Several strains of Shiga toxin-producing Escherichia coli (STEC) are responsible for 265,000 intestinal infections per year in the United States.
Multiple food-borne outbreaks have resulted from the consumption of undercooked meat, raw milk and milk products, unpasteurized juices, and vegetables such as lettuce, spinach, and chili peppers. Infection can result in acute diarrhea, hemorrhagic colitis and, in 5% to 15% of cases, life-threatening hemolytic uremic syndrome (HUS). HUS is marked by kidney failure, hemolytic anemia, and clotting disorders, which can result in long-term vascular and neurological damage or death, with children and the elderly the most susceptible.
Two immunologically distinct types of Shiga toxin, Stx1 and Stx2, are responsible for all of these disease manifestations. The timely diagnosis of STEC has been held back by the slowness of culture methods (growing the bacteria) and the difficulty diagnosing certain strains by culturing. Existing toxin detection kits did not provide the sensitivity necessary for rapid same-day testing of fecal samples or for point-of-care diagnosis (physician?s office, clinics).
The Shiga toxin diagnostic technology was successfully licensed to Alere, a company with a focus on innovative diagnostic products.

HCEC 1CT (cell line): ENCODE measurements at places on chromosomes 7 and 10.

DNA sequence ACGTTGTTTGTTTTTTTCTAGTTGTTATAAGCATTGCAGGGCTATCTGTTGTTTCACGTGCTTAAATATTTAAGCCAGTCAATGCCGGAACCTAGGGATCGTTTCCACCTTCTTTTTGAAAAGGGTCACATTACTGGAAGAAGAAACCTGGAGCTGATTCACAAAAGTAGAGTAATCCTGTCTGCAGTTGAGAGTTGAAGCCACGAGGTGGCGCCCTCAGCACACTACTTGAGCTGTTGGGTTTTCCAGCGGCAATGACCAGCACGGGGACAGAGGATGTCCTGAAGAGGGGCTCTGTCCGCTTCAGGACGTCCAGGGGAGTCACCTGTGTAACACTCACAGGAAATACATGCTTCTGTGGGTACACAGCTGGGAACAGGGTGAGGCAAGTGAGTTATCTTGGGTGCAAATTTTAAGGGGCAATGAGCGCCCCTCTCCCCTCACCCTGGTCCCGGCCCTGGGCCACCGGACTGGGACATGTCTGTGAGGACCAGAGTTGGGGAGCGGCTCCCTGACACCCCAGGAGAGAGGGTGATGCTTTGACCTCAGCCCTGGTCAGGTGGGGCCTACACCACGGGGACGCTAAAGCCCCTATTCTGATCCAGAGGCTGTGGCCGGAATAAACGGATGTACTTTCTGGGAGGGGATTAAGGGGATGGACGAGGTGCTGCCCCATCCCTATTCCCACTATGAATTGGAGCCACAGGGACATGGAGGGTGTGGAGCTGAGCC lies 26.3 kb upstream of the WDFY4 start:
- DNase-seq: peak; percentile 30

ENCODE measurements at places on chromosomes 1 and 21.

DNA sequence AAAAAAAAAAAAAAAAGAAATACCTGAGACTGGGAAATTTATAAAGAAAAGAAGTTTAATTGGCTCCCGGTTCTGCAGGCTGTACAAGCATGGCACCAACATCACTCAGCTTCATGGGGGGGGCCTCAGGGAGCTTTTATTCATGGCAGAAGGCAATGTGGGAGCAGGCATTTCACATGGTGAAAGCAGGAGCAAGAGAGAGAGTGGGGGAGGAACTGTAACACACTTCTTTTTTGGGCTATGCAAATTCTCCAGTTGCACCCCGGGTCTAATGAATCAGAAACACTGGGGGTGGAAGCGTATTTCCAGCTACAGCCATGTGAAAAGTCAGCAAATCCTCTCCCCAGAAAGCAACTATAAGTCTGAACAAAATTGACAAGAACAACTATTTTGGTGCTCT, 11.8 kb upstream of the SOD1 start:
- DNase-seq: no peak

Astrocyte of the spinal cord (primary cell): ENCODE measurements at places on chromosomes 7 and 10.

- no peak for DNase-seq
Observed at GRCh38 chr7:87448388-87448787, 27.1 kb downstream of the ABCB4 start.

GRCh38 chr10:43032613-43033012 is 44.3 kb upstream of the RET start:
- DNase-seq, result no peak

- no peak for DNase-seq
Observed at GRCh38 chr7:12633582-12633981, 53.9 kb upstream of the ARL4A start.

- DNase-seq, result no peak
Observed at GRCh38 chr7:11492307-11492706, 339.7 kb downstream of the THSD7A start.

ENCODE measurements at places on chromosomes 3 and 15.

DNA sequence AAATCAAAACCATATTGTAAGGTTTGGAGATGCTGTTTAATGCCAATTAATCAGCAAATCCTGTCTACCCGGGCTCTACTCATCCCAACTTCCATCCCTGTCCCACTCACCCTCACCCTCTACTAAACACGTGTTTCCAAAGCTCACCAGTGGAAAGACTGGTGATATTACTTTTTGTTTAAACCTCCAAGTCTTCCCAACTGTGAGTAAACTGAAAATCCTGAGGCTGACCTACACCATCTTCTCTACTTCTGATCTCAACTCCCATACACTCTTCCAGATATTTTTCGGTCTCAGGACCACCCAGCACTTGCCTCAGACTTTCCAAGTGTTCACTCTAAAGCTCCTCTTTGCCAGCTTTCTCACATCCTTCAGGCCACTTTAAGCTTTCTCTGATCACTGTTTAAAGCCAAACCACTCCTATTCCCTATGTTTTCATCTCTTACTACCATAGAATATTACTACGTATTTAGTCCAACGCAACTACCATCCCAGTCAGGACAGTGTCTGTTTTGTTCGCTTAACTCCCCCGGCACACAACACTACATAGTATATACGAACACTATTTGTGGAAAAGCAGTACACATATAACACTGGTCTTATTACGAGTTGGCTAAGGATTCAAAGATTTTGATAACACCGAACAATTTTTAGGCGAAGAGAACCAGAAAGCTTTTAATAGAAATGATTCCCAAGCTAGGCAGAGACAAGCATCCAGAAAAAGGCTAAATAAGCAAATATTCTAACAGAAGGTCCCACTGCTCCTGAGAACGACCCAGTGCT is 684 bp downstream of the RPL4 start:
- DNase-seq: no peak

The technology developed and transferred by the Uniformed Services University of the Health Sciences (USU) addresses these issues in two assay formats that can detect Shiga toxin produced by multiple strains of E. coli. The Shiga toxin detection technology is protected by an issued U.S. patent for the direct detection of Stx1 and Stx2 in food and clinical samples. The diagnostic assay protected by the patent utilizes monoclonal antibodies to both Stx1 and Stx2, and provides a method to detect the Shiga toxins produced by STEC.
The Shiga toxin diagnostic technology was successfully licensed to Alere, a company with a focus on innovative diagnostic products. To further the development of the Shiga toxin technology into a commercial product, a Cooperative Research and Development Agreement with Alere and TechLab® (sublicensee of Alere) was executed.
The development of two Shiga toxin diagnostic assays, SHIGA TOXIN CHEK and SHIGA TOXIN QUIK CHEK, provides rapid tests that are able to detect and differentiate Stx1 and Stx2 toxins from STEC, allowing for the timely diagnosis of STEC and the implementation of an appropriate treatment plan.